Telehealth and Libraries; a Perfect Pairing

During the COVID-19 pandemic, there has been a steady rise in telehealth use. By way of example; March 2020 saw telehealth visits increase by 154% compared to March 2019! While more recently, telehealth usage has decreased from all-time highs, it remains a convenient, and sometimes necessary option, particularly in rural communities where access to health care and public transportation may be limited. Even as telehealth presents an attractive option, a digital divide exists, particularly in rural communities, with Pew Research indicating nearly one-in-three households lack broadband access. With many communities possessing both a demonstrated need for telehealth, and persistent barriers to access, libraries stand poised to help.

Why Libraries?

While the pairing of libraries and telehealth may seem an unusual one at first glance, these two industries are natural partners. For one, libraries are purpose-built to meet the informational needs of their communities. This is accomplished by providing both direct access and referrals to accurate information in its many forms. Naturally, this includes health information. Additionally, libraries have long aided communities in the struggle for digital equity, providing the public with internet access via library-owned computers, public wi-fi, and device lending, including mobile hotspots.

Beyond our experience meeting the informational and connectivity needs of our communities, libraries are in possession of two necessary ingredients for launching a telehealth initiative; public trust and organizational commitment to privacy. Despite growing distrust in civic institutions, libraries remain well-liked and are trusted by a wide swath of society to provide accurate information. Given the sensitive nature of telehealth, libraries’ commitment to user privacy is essential. To be clear, library patrons’ right to privacy is enshrined within the American Library Association’s Library Bill of Rights. To be clear, there will be some users with broadband access who will still choose the library as a telehealth site, simply because it affords them a judgment-free, private space that may not exist at home!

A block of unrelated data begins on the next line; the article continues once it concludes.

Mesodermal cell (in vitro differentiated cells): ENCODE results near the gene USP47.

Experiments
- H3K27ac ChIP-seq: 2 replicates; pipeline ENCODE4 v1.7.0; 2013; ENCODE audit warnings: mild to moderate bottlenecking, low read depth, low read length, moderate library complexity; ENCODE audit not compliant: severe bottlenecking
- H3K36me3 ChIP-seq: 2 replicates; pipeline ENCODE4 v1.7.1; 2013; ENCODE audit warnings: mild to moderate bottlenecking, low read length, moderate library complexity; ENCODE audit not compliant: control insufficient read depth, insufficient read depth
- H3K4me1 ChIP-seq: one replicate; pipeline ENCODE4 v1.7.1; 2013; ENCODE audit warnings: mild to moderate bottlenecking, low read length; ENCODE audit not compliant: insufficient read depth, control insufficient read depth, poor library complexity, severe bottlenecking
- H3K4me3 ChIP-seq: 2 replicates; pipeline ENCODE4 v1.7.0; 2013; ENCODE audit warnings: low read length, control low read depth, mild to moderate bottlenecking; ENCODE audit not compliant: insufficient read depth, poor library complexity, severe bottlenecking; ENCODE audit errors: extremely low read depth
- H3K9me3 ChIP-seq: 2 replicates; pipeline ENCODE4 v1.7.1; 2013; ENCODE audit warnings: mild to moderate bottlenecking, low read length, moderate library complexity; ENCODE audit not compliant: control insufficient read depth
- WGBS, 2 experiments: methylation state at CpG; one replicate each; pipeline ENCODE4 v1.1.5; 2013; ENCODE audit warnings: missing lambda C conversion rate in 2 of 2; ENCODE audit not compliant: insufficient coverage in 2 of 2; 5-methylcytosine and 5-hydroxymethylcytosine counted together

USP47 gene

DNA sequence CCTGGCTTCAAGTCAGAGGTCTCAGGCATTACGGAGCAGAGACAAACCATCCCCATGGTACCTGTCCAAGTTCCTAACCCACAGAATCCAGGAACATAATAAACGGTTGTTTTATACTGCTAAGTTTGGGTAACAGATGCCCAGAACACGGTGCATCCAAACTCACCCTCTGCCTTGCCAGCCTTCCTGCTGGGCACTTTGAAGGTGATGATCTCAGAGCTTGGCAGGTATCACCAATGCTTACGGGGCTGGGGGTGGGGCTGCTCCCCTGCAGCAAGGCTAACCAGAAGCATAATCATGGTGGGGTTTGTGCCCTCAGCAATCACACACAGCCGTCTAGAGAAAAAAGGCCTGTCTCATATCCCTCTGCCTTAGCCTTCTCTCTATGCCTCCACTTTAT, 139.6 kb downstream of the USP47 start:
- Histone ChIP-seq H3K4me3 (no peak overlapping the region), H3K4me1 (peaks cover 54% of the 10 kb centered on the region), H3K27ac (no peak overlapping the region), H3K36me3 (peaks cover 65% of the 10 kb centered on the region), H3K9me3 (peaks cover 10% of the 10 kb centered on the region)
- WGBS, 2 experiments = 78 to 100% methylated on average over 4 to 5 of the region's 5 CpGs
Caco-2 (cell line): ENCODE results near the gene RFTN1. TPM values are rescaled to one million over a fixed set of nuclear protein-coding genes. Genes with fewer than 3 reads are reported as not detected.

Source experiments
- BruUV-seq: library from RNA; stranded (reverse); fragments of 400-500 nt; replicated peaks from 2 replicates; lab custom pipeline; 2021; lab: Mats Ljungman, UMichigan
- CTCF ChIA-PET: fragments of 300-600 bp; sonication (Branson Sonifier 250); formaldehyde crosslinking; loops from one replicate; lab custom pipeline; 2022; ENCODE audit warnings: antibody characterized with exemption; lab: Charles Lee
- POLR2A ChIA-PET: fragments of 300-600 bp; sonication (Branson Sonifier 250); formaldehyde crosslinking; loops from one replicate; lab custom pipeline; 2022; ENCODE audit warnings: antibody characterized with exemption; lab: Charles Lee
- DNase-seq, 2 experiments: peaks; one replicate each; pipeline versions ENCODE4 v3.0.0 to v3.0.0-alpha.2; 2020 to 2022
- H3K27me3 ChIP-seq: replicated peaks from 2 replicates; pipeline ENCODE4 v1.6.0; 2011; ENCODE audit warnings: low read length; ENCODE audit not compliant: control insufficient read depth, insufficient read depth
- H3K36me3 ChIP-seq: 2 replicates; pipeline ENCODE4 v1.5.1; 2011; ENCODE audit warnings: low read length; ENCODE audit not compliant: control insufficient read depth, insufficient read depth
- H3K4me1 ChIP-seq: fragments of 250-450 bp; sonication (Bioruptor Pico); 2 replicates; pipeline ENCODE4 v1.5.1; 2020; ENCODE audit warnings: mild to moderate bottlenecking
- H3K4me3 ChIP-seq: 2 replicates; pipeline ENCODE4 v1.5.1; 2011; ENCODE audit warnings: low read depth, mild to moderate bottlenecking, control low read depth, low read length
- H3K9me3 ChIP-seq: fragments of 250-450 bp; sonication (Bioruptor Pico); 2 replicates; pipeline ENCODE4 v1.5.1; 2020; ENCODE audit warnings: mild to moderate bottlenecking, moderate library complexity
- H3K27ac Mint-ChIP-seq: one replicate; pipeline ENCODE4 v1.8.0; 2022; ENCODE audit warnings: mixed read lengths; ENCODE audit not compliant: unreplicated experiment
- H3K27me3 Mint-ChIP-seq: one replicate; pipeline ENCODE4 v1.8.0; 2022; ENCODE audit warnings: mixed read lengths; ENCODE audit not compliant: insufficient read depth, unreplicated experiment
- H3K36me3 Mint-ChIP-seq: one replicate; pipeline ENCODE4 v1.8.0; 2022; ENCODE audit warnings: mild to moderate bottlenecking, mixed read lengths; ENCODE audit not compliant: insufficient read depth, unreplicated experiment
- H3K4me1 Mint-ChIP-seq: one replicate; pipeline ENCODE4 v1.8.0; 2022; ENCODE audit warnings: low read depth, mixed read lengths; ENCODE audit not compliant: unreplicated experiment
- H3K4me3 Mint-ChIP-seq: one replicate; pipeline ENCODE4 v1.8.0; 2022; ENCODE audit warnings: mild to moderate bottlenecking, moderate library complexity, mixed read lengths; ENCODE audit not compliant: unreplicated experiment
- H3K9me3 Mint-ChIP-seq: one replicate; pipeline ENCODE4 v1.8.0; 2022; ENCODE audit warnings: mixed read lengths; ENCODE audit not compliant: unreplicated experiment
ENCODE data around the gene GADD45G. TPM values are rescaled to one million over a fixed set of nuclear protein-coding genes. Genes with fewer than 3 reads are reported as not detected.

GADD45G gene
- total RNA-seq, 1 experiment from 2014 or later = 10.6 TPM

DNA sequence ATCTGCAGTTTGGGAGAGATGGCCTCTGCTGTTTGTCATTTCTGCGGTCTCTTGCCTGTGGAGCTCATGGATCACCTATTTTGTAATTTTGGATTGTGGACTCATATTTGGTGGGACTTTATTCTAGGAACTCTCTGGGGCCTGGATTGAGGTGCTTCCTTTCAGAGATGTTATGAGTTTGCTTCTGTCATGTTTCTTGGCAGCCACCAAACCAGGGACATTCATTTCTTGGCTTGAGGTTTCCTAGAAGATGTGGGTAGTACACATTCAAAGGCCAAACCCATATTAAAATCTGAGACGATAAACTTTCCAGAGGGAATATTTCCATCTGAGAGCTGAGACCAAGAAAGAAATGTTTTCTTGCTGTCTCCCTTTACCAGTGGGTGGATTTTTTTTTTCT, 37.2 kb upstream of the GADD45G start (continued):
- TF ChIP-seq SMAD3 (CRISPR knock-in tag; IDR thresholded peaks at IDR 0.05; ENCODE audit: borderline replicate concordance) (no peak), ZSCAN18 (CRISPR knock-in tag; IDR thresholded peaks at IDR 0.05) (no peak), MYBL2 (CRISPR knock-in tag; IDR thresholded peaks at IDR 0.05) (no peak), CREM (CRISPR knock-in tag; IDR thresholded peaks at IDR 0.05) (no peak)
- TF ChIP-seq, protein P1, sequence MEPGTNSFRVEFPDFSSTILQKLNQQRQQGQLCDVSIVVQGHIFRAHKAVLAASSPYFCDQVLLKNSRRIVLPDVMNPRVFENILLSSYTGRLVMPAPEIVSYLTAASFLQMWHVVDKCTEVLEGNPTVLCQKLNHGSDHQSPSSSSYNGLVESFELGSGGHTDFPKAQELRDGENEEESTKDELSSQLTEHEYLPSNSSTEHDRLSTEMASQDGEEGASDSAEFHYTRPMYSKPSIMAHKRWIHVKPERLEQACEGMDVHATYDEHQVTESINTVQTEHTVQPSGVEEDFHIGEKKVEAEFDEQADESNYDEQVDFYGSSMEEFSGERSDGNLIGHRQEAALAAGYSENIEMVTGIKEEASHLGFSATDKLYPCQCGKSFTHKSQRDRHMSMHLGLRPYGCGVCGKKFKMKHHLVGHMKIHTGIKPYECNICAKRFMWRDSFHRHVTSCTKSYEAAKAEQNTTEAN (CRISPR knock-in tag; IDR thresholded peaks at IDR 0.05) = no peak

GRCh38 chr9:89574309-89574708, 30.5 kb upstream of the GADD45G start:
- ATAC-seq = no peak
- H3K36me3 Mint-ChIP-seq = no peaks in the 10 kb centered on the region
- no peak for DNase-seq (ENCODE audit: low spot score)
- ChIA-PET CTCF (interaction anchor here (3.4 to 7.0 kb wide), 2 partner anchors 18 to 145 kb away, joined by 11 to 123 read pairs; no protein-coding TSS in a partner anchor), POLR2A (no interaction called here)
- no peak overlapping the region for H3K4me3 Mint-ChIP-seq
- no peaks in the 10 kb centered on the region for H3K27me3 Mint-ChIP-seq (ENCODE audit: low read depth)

Launching a Library Telehealth Service:

For libraries, seeking to launch a telehealth service, the three main needs are space, equipment, and procedure. An appropriate space can come in the form of a repurposed quiet study room, with curtains and simple soundproofing for privacy (foam soundproofing panels can be an affordable DIY option)! For new construction, the ideal would be to have a separate entrance. Regarding equipment, needs include a computer or laptop with a high-resolution webcam and fast internet speed, along with good video conferencing LED lighting. Procedures will reflect the needs and concerns of the individual library, but should cover reservations, appropriate use, and protections for the library in the event of potential security breach.

Proofs of Concept:

Seeking inspiration? Various iterations of library telehealth programs now abound! Here are some examples.

The Pottsboro Area Library: Located in Texas, the Pottsboro Area Library were early pioneers of telehealth in libraries. They have developed an active partnership with HSC Health to manage chronic conditions and perform health screenings.

NJHealthConnect @ Your Library: Recently launched, this initiative aims to provide “health equity by disseminating iPads to interested partner libraries throughout the state that will be used for the purposes of telemedicine and to provide access to multilingual health information that promotes health literacy and patient empowerment”.

#GetConnectedDE: An initiative of Delaware Libraries, #GetConnectedDE offers a suite of services ranging from loanable devices via kiosks aimed at providing services ranging from career counseling to telehealth services. Devices can be used alone, or paired with reservable private space.

About the Author

Nick Tanzi's picture

Nick Tanzi is a nationally recognized library technology consultant, and author of the books Making the Most of Digital Collections Through Training and Outreach (2016) and Best Technologies for Public Libraries: Policies, Programs, and Services (2020). From 2019-2021, Tanzi served as the column editor for Public Library Magazine’s “The Wired Library”. His work has also been featured in publications including VOYA Magazine, Computers in Libraries, Library Journal, and Marketing Library Services. Tanzi blogs at

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